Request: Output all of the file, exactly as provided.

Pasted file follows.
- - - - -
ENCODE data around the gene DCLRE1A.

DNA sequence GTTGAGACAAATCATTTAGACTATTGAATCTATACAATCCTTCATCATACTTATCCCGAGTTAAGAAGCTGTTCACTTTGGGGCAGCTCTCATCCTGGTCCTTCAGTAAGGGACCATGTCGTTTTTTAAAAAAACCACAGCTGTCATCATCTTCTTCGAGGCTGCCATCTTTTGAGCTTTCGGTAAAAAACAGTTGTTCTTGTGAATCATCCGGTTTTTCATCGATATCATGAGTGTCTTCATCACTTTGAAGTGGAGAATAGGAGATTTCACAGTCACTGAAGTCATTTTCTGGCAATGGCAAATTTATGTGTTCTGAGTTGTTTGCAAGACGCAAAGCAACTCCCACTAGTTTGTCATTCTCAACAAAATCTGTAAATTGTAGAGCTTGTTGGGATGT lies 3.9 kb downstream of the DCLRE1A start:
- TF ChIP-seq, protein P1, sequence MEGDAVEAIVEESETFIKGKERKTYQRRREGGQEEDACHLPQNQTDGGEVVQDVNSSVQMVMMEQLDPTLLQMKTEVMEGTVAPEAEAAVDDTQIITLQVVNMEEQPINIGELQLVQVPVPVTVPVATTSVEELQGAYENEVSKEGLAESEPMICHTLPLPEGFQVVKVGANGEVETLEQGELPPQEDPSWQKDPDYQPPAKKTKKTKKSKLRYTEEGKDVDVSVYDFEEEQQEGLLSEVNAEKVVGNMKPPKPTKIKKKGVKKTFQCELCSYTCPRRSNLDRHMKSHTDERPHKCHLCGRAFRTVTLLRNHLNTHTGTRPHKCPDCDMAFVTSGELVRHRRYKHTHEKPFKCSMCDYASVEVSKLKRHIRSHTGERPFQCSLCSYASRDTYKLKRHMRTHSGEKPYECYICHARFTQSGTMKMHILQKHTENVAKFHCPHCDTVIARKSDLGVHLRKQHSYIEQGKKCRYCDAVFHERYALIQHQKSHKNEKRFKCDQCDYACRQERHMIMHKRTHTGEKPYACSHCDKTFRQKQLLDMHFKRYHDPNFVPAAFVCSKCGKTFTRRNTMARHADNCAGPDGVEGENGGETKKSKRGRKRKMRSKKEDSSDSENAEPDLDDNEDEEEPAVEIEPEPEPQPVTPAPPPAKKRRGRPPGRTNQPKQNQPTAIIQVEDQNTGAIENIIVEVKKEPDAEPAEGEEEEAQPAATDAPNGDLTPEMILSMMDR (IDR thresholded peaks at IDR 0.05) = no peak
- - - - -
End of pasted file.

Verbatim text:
ENCODE data around the gene DCLRE1A.

DNA sequence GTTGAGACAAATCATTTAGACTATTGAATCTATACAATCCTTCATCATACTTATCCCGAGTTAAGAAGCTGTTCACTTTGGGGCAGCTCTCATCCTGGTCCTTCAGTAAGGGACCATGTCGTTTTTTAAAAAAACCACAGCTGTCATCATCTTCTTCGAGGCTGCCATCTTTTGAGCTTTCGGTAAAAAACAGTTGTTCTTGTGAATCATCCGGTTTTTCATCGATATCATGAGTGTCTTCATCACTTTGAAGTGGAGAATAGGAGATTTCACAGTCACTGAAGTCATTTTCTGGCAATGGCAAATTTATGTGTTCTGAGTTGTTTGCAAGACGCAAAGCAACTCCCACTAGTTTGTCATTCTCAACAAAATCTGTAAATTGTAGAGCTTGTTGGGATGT lies 3.9 kb downstream of the DCLRE1A start:
- TF ChIP-seq, protein P1, sequence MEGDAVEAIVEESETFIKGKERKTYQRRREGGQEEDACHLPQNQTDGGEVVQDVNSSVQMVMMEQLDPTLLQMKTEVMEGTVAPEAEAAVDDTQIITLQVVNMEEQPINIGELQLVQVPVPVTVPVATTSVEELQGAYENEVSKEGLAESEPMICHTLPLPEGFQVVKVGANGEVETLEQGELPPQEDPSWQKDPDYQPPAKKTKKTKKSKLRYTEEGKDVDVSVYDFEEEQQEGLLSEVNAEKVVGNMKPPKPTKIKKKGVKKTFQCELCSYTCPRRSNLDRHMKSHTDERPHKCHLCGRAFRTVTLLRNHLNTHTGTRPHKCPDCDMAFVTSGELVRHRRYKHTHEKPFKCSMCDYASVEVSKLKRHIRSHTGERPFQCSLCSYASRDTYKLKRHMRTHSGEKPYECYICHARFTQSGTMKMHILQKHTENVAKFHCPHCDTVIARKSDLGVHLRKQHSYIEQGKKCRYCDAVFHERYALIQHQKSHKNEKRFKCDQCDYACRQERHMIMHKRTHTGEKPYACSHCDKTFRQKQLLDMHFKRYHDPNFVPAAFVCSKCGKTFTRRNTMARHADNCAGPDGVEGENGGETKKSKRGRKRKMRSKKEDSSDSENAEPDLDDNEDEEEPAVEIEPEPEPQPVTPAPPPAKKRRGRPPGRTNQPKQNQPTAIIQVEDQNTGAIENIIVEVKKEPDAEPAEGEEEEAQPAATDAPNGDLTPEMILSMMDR (IDR thresholded peaks at IDR 0.05) = no peak